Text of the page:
Last modified on 14 December 2014, at 23:41

healful

EnglishEdit

EtymologyEdit

From Middle English heeleful, heleful, equivalent to heal (health, well-being) +‎ -ful. Compare healless.

AdjectiveEdit

healful (comparative more healful, superlative most healful)

  1. Tending or serving to heal; health-promoting; healing.
    healful remedies
    • 2008, Bernardo N. De Luca, Mind-Body and Relaxation Research Focus
      As for psychogenic death, this will be the case when three supplementary, in this case, healful conditions are fulfilled: []
  2. Full of health or safety; healthy; whole; sound; safe.
    • 1892, Scottish History Society, Publications of the Scottish History Society
      [] I believe my Father catched [sic] cold on his journey, tho' he was otherways a very strong healful man, for on his return to Pennicuik a boile broke out between his shoulders, which in a very few days turn'd to a Mortification.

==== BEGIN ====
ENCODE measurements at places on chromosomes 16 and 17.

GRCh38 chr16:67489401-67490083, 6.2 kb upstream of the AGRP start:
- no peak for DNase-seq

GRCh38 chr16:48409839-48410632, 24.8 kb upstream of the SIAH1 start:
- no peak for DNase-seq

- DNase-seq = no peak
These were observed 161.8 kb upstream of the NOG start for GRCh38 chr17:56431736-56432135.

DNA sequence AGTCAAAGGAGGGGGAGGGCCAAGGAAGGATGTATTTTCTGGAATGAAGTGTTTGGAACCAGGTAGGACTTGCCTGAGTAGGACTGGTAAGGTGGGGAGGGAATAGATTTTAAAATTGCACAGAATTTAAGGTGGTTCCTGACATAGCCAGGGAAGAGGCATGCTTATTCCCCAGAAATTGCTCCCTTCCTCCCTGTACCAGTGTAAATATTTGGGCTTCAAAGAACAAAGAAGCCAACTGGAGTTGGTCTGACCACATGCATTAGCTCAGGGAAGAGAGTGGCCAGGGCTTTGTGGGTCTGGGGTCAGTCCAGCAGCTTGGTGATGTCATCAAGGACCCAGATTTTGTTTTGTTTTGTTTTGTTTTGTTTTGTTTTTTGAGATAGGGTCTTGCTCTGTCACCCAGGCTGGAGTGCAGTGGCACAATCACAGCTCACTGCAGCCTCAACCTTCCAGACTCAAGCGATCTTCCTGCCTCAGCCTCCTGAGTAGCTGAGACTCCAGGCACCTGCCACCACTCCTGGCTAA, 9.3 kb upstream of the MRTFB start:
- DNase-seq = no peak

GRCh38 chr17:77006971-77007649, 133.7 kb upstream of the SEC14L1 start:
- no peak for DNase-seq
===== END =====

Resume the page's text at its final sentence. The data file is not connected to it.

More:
• 1913, Samuel Gompers, John McBride, William Green, The American federationist
      The public conscience demands that they work under healful conditions, with ample light, without overspceding, and with the same provisions for their safety at their work that the employer would desire for himself were he so employed.
    • 1957, Ray C. Petry, Late medieval mysticism
      And, therefore, what is more healful than the sweetness of this sight, or what softer thing may be felt?
  3. Affording health or salvation.
    • 1844, John Foxe, George Townsend, The acts and monuments of John Foxe
      [] since Christ will not fail to minister, himself, all lawful and healful sacraments, and necessary at all time, and especially at the end, []

Part or all of this entry has been imported from the 1913 edition of Webster’s Dictionary, which is now free of copyright and hence in the public domain. The imported definitions may be significantly out of date, and any more recent senses may be completely missing.